By Rabbi Tzvi Hersh Weinreb
As December 25 approaches, we see the evidence that we do indeed live in a predominantly Christian country. Images of Santa Claus and his reindeer, evergreen trees with dazzling decorations, crucifixes illuminated by bright lights, and depictions of the Nativity are everywhere and are inescapable. The sounds of the songs of the season fill the air.
True, in recent times, and especially in cities where Jewish people are a significant presence, consideration is given to Chanukah. Symbols of our holiday and its music are also in evidence. We are thankful for that.
It is also true that many of our Christian friends find all this public fanfare objectionable. They think of it as garish, commercially motivated, and inconsistent with the spiritual message of their faith.
But the reaction of many to this situation is similar to the one that my gentile friend Paul, with whom I worked closely during the years I was employed by the public school system, expressed to me some time ago. It was on a day in the middle of December, and we were walking around one of the malls in suburban Washington, D.C. He remarked, “Don’t you and other Jews feel a bit outnumbered and overwhelmed at this time of year? It seems to me that your Chanukah candles make little impression in contrast to the lights on our trees and the jingle of our bells.” I told him that I appreciated his candor, and that he gave me cause for reflection.
At the time, I did not think that it would be tactful for me to tell him the truth; namely, that I had long ago reflected upon this phenomenon. And I had long ago concluded that the relatively modest manner in which Judaism celebrates Chanukah is nothing less than the essence of our religion.
This week is Shabbat Chanukah, and the weekly portion is Miketz, which we supplement with verses from the book of Numbers that relate to the Chanukah, or inauguration, of the Tabernacle. But for me, the highlight of the scriptural readings for this Shabbat has always been the words of the prophet Zechariah that constitute the haftarah this week.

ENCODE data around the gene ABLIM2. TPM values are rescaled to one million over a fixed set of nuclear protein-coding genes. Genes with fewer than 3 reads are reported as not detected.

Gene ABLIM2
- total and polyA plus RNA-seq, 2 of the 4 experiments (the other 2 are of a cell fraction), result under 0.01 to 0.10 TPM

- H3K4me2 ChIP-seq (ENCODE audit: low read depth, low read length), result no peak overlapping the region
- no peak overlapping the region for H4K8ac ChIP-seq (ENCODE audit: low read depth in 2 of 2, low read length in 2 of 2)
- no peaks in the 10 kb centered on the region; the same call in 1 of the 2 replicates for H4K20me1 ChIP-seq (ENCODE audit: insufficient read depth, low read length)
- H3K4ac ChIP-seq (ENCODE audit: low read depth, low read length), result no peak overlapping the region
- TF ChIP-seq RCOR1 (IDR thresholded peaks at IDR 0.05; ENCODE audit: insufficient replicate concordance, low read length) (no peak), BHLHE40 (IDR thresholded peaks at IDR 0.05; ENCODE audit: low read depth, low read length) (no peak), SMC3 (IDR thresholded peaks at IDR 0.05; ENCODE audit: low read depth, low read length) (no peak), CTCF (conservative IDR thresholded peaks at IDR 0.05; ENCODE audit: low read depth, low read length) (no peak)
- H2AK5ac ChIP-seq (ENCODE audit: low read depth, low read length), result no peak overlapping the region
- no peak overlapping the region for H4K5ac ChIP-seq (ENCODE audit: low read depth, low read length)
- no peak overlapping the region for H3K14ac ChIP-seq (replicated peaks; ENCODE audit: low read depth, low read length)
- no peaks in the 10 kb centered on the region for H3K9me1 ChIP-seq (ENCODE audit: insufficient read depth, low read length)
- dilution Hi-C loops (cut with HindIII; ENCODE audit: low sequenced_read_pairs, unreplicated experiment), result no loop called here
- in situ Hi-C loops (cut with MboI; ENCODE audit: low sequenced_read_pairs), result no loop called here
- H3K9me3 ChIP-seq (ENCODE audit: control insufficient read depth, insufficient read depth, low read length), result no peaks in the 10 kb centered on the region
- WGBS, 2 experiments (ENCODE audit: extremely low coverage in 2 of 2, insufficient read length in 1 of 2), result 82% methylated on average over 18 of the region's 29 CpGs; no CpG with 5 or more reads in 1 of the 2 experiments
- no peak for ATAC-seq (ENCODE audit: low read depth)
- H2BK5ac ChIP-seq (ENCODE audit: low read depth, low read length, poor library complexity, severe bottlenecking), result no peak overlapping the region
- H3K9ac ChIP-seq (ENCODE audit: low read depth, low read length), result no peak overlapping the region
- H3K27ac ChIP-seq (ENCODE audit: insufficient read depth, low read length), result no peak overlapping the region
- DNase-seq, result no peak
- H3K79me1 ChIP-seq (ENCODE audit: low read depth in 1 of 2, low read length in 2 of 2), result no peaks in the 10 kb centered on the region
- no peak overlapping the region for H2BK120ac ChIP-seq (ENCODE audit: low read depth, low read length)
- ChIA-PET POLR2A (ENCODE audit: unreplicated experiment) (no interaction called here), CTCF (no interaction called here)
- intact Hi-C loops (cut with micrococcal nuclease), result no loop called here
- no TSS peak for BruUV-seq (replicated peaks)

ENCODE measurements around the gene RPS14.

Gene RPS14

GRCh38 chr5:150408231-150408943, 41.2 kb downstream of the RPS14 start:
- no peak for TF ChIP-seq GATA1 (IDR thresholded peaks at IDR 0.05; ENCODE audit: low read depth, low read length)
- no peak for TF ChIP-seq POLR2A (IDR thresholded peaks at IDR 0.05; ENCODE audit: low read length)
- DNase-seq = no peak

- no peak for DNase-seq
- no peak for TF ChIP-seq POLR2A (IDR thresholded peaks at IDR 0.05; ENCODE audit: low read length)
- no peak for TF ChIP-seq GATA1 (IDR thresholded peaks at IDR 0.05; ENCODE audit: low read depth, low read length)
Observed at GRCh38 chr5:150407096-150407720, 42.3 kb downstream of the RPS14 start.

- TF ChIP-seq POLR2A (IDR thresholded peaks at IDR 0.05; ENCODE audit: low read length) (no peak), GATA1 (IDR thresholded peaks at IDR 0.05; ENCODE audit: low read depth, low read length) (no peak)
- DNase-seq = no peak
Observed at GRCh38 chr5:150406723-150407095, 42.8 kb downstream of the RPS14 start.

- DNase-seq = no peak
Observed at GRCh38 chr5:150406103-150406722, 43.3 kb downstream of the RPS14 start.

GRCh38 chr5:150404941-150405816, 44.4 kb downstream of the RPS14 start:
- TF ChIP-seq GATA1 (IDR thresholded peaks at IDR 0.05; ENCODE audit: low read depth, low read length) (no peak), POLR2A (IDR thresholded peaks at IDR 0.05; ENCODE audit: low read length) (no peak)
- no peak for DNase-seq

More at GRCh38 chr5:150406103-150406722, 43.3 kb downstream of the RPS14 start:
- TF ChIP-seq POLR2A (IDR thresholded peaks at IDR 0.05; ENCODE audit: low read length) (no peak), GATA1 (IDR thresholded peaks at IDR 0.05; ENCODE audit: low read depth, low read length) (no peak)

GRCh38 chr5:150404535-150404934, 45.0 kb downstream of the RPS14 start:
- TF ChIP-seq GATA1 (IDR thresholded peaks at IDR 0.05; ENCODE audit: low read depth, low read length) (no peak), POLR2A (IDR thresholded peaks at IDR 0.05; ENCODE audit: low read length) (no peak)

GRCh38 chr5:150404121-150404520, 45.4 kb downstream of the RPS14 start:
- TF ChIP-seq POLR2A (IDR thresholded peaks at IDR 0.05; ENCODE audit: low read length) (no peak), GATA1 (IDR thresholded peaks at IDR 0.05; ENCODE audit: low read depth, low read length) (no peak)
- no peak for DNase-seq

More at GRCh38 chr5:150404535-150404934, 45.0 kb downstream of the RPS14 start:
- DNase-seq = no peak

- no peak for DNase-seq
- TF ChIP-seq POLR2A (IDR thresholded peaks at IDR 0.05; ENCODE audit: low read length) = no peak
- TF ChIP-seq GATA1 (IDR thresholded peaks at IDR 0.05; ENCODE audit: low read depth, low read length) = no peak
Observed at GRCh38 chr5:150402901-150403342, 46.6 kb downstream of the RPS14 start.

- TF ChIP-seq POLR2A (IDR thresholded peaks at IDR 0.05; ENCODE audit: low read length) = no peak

Zechariah was a man who saw many mysterious visions. He would typically ask either the angel to whom he had access, or he would inquire of the Almighty Himself, to tell him what these visions meant. And so we find, near the end of the passage we read this week, the following vision: “I see a lamp stand full of gold, with a bowl above it. The lamps are seven in number; each has seven pipes above it, and by it are two olive trees…”
Characteristically, Zechariah asks the angel who talked with him, “What do these things mean, my lord?” The angel, like a good psychotherapist, asks him what he thinks the dream means. But the prophet confesses that he has no clue.
The angel finally responds, “This is the word of the Lord: ‘Not by might, and not by power, but by My spirit, says the Lord of Hosts.’”
This is the lesson of Chanukah. The mighty are subdued by the weak, and the many by the few. As a public demonstration of our holiday and its miracle, we eschew lavish displays and extravagant celebrations. Instead, we kindle humble chanukiyot in the windows of our homes.
It is true that the mitzvah requires pirsum haness, a public ceremony, and that the candles be lit for all passersby to behold. To that extent, our celebration is not totally modest and discrete. However, as the Talmud tells us, when the outside world is especially hostile, we are permitted to take the menorah “and place it on our table, indoors, and that is sufficient.” For many centuries, Jews did just that, so that their celebrations of Chanukah were painfully private. But even today, when most of us can practice our religion publicly, a few modest candles suffice. We wish to make the point, to ourselves if not for the rest of the world, that “a little light can drive away much darkness.”
We are content to let other religions celebrate their holidays as they wish. We understand the power of the ubiquitous symbols and of the songs loudly sung. But for ourselves, we prefer the softer sounds of the spirit and the quiet environment of our own homes. The mitzvah is ish u’beito, every man and his house, each person with his family.
The lesson of the power of the single little candle is especially important in this day and age. We are bombarded by the images and sounds of cyberspace, and their message is often pernicious and malicious. The negative effects of most of what we hear and see on the internet and via other media are typically devastating to our hearts and souls, if not to our minds.
How do we counteract the immense influence of such overwhelming forces? We can only do so if each of us is committed to use the power of modern technology to assert tolerance, kindness, morality, and ethical behavior. Our voices may be soft, but they will be heard. The positive images that we present may be dim, but they will be seen.
Rabbi Tzvi Hersh Weinreb is the executive vice president, emeritus of the Orthodox Union.